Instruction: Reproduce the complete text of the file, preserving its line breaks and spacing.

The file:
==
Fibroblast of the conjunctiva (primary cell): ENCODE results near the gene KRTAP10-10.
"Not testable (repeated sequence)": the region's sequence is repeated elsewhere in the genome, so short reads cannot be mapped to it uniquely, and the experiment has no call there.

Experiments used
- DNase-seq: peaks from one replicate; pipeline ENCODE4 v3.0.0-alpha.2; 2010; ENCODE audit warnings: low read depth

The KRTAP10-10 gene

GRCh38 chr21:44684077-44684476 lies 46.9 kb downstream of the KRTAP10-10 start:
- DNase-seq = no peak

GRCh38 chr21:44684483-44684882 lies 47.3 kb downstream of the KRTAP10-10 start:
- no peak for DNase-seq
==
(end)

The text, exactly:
Fibroblast of the conjunctiva (primary cell): ENCODE results near the gene KRTAP10-10.
"Not testable (repeated sequence)": the region's sequence is repeated elsewhere in the genome, so short reads cannot be mapped to it uniquely, and the experiment has no call there.

Experiments used
- DNase-seq: peaks from one replicate; pipeline ENCODE4 v3.0.0-alpha.2; 2010; ENCODE audit warnings: low read depth

The KRTAP10-10 gene

GRCh38 chr21:44684077-44684476 lies 46.9 kb downstream of the KRTAP10-10 start:
- DNase-seq = no peak

GRCh38 chr21:44684483-44684882 lies 47.3 kb downstream of the KRTAP10-10 start:
- no peak for DNase-seq